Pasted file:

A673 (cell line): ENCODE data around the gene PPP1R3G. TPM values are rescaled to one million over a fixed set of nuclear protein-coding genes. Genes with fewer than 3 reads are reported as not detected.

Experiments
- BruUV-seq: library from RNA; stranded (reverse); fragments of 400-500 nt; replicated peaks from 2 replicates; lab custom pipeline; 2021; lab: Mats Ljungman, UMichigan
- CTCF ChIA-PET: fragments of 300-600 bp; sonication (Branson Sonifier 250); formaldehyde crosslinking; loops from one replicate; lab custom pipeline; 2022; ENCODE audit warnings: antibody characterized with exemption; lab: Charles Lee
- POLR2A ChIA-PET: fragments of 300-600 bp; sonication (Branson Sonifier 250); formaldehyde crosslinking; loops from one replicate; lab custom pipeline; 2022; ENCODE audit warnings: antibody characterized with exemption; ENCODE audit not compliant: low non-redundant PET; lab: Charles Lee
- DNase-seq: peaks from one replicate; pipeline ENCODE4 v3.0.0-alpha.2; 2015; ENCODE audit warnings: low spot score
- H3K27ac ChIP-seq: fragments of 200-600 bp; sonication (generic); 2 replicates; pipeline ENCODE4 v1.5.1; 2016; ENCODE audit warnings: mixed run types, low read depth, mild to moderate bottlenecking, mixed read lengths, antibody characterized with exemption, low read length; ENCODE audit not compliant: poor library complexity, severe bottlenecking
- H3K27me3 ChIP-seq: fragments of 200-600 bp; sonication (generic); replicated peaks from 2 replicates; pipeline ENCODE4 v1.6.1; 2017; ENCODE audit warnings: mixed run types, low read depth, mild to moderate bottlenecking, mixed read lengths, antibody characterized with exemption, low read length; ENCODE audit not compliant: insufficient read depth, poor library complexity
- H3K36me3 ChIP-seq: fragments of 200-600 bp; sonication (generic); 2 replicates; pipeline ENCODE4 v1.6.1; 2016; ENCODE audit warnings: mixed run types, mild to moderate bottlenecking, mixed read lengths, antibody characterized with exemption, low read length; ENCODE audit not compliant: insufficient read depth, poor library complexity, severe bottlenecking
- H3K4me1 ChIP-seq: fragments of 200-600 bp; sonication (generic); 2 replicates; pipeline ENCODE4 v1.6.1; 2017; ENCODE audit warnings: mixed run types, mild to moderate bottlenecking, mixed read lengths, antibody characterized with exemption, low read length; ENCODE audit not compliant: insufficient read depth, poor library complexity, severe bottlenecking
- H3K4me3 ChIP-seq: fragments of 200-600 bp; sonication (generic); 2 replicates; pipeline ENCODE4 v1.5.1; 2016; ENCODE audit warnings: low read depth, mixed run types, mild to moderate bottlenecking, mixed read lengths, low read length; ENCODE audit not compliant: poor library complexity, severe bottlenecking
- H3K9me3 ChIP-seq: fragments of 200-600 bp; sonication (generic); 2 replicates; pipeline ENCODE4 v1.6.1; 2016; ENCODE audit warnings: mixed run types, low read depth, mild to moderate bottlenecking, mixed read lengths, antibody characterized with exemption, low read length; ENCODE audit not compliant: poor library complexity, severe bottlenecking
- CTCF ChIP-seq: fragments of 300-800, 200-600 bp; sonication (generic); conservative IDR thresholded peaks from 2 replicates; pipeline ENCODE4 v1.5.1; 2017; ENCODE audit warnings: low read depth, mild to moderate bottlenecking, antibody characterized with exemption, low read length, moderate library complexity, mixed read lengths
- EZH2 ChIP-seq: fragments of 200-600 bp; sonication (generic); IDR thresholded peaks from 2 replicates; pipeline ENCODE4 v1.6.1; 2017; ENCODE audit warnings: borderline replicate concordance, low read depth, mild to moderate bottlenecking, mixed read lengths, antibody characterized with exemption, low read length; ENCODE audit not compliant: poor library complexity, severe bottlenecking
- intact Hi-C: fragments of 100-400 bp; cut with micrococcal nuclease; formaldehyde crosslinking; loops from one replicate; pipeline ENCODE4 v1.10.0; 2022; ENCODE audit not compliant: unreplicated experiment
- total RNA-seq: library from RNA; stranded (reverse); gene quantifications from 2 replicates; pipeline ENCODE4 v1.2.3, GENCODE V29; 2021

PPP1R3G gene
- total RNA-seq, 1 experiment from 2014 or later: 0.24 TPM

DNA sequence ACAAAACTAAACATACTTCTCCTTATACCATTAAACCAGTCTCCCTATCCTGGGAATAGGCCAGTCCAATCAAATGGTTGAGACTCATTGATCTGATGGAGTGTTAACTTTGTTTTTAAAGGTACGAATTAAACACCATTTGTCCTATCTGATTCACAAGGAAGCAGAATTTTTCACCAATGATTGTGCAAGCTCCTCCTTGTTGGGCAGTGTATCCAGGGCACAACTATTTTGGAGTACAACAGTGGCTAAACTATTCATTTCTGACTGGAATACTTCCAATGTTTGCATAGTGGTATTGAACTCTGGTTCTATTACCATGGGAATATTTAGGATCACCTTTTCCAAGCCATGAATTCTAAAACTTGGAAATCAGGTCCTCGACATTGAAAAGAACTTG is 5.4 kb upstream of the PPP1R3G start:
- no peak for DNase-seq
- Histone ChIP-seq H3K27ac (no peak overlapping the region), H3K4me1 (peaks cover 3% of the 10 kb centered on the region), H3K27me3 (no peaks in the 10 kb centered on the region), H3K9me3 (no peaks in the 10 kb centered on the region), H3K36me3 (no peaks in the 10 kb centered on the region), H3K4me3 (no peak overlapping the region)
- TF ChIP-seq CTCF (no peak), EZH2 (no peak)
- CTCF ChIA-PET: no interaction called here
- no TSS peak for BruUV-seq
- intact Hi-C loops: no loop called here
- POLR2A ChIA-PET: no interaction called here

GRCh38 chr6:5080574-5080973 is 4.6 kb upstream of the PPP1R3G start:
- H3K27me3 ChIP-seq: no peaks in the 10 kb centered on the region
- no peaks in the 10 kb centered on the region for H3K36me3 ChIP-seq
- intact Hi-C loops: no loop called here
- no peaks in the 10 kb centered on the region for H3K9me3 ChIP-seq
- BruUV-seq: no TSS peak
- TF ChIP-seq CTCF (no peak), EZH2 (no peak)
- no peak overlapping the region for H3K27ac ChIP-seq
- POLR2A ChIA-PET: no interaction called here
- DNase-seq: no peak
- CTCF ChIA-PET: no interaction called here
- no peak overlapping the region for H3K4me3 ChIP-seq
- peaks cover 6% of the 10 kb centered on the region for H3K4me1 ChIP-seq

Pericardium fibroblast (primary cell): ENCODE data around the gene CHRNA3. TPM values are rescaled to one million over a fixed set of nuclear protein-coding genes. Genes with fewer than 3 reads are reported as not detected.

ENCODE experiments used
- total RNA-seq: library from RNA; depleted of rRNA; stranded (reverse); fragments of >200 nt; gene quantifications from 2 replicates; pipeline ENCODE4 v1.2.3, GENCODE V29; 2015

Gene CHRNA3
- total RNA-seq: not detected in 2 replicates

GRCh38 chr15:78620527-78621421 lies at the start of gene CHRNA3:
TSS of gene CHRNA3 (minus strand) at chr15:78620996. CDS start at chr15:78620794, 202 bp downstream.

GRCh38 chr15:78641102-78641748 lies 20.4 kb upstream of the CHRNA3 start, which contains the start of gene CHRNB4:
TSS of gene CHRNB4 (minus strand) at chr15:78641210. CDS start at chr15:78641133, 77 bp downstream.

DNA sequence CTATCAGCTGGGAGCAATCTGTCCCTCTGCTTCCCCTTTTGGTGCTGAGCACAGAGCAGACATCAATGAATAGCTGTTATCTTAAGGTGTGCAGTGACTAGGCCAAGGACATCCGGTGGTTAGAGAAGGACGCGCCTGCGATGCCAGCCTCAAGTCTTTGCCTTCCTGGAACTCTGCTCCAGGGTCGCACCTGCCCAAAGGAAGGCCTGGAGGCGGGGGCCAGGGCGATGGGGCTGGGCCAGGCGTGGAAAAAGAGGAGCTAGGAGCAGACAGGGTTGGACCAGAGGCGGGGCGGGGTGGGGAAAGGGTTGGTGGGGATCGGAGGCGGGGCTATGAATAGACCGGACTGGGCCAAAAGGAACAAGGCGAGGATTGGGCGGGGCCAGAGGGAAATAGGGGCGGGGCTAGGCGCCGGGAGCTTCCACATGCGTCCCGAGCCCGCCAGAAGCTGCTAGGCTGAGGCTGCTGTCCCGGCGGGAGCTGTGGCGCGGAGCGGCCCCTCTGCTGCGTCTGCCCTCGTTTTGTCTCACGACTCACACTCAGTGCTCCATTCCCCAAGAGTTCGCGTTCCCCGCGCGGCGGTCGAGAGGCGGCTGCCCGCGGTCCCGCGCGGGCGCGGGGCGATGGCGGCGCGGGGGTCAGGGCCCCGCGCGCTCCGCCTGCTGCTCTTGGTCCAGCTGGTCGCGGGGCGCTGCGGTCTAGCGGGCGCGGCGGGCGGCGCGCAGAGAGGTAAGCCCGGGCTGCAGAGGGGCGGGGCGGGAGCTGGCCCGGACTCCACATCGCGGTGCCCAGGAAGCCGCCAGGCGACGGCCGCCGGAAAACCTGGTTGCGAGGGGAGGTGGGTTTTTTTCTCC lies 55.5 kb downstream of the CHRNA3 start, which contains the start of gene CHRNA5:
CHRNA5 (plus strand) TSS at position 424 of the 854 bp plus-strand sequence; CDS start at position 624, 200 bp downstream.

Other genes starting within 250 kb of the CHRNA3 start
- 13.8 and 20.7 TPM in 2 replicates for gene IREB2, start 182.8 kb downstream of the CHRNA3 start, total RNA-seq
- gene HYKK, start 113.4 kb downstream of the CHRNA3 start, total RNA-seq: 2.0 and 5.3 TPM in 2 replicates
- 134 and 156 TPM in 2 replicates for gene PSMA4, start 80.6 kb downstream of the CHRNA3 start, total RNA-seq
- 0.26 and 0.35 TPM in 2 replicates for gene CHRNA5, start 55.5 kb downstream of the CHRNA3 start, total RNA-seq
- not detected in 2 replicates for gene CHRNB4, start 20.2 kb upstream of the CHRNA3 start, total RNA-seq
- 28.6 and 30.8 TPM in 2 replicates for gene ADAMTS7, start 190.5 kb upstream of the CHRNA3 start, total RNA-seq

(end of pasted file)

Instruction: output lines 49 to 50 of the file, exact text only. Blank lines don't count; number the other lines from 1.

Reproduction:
DNA sequence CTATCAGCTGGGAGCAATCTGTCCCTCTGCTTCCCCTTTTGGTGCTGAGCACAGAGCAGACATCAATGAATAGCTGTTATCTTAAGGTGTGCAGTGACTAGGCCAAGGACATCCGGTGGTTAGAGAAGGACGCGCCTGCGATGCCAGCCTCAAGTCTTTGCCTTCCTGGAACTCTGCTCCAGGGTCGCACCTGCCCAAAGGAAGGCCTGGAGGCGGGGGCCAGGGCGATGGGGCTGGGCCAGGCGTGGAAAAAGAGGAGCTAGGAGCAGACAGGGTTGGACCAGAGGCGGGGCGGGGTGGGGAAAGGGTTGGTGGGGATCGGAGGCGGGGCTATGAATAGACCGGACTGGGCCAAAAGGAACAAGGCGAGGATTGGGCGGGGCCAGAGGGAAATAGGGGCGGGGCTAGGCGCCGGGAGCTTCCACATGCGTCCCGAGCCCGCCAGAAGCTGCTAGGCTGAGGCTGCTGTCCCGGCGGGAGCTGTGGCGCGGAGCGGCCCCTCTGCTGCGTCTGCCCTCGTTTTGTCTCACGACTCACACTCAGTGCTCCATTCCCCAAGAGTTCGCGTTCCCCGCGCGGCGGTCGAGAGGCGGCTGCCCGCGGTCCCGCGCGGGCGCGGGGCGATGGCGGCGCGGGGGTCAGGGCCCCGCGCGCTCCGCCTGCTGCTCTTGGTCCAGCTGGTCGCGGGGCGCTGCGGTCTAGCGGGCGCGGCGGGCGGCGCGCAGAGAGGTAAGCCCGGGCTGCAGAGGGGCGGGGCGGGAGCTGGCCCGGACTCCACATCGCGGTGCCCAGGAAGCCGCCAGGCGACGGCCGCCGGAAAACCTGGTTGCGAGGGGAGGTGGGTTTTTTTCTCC lies 55.5 kb downstream of the CHRNA3 start, which contains the start of gene CHRNA5:
CHRNA5 (plus strand) TSS at position 424 of the 854 bp plus-strand sequence; CDS start at position 624, 200 bp downstream.